Henry leaving a lasting mark

“Education is simply the soul of a society as it passes from one generation to another.”

That quotation, penned by the English writer G.K. Chesterton, seems a most appropriate tribute to the Rev. Terrence Henry, TOR, who we learned earlier this week was preparing to step down as president of the Franciscan University of Steubenville.

The words of Chesterton, who lived from May 29, 1874, through June 14, 1936, ring true on a couple of levels. First, because they speak of Henry’s work at the university, and, second, because as any student or anyone who has attended an event at the school during the past 12 years will attest to, Chesterton is Henry’s favorite author and the Franciscan friar always works a quotation into every presentation.

Henry, who will remain as president though the end of the academic year in May, has overseen plenty of growth during his tenure. He embraced the creation of the commuter grant program, which offers a 50 percent tuition discount for local high school seniors who enroll directly to the university. He oversaw the school’s re-entry into intercollegiate athletics on the NCAA Division III level in 2007. Under his watch, the university’s purchase of adjacent properties helped its campus double in size to 242 acres, and the school’s enrollment grew by 389 students.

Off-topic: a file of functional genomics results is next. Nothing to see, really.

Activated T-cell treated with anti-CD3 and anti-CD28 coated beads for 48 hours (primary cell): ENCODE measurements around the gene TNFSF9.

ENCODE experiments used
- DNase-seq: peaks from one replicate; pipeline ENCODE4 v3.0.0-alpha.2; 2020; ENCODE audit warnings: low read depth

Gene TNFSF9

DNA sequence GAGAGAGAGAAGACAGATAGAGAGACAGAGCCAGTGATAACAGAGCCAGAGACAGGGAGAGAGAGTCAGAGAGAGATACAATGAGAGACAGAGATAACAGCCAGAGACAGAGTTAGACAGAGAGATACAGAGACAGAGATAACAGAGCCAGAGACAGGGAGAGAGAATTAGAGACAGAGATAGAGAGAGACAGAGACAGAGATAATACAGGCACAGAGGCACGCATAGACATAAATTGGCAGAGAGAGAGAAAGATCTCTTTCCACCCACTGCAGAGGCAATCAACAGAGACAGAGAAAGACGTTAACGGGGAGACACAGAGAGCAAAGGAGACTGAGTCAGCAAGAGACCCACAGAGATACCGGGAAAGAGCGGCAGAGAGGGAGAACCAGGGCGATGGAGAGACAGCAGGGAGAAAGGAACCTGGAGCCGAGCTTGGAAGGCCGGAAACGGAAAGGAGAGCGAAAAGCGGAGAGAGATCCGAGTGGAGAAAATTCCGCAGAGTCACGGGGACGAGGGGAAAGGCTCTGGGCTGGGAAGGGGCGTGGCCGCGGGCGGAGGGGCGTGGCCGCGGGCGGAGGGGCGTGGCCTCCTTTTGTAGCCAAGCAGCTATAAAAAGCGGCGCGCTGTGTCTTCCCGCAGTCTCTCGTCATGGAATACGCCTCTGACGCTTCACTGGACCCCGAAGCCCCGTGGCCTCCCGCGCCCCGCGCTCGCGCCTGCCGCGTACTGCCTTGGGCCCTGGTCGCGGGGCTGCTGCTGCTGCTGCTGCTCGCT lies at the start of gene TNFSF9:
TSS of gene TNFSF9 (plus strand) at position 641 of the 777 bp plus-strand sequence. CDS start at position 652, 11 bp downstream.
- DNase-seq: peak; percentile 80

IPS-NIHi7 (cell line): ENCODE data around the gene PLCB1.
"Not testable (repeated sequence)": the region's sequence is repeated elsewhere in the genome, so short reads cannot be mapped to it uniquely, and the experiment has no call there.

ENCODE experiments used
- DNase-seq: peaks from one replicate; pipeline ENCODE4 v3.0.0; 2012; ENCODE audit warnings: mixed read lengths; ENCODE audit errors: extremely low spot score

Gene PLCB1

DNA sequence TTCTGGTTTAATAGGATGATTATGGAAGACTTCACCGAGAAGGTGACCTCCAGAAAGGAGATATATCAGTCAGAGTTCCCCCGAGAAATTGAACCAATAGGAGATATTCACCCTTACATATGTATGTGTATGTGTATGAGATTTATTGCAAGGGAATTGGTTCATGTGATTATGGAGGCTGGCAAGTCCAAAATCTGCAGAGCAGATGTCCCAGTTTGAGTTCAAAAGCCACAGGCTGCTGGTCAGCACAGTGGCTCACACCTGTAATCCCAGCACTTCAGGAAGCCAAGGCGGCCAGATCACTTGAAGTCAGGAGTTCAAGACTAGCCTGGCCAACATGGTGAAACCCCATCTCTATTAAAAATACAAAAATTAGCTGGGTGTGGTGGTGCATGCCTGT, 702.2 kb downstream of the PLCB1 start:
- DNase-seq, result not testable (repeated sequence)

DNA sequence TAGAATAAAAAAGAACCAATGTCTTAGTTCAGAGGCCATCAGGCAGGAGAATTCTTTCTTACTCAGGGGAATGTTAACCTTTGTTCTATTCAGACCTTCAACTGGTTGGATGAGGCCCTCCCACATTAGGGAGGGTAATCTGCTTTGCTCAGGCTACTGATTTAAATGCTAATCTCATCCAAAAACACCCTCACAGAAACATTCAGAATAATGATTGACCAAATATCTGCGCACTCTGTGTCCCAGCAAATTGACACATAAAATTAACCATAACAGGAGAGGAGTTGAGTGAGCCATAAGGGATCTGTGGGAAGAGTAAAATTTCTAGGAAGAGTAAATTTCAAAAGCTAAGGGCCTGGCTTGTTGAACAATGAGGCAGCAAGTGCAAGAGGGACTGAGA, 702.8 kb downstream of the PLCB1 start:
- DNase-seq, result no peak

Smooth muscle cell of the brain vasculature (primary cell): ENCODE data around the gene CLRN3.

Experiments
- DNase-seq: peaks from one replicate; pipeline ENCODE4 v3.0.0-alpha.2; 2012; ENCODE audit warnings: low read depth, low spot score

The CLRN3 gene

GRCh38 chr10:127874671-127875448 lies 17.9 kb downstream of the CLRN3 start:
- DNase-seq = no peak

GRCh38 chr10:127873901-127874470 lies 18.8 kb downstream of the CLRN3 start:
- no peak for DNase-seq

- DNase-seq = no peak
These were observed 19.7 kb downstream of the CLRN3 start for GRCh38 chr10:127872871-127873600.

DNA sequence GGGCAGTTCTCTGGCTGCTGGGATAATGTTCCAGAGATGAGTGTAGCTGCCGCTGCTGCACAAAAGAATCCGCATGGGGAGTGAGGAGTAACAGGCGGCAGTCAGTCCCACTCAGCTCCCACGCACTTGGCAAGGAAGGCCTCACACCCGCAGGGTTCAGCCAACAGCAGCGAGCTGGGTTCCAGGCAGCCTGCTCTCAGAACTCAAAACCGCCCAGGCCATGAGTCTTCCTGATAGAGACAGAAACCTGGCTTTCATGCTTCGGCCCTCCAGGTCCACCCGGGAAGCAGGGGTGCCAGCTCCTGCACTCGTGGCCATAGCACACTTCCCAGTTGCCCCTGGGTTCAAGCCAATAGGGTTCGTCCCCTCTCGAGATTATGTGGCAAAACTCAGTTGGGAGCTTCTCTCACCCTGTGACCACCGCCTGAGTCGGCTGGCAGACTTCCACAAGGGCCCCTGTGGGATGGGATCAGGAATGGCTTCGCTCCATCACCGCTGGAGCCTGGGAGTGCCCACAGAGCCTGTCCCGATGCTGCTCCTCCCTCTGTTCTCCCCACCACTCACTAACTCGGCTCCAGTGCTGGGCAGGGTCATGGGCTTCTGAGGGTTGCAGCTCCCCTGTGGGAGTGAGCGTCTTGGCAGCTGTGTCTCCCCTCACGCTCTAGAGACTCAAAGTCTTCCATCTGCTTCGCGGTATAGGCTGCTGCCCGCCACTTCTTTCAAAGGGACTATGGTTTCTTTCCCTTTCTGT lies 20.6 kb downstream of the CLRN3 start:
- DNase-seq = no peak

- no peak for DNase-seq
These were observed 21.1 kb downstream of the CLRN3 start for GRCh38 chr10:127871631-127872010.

Those accomplishments will ensure the school is in good hands when the next president is selected from among the 139 members of the Franciscan Province of the Most Sacred Heart of Jesus.

While academics are important to Henry, he never forgot his calling as a priest, never shying away from battling what he calls the “culture of death.” Each year, he has led students, faculty and staff members to Washington, D.C., to participate in the March for Life.

Henry, who followed the Rev. Michael Scanlan, TOR, as the university’s president, has earned the praise of students at the school, residents of the Tri-State Area and his peers in education and the priesthood. Our thoughts, we’re sure, can best be summed up by another quotation from Chesterton:

“I would maintain that thanks are the highest form of thought; and that gratitude is happiness doubled by wonder.”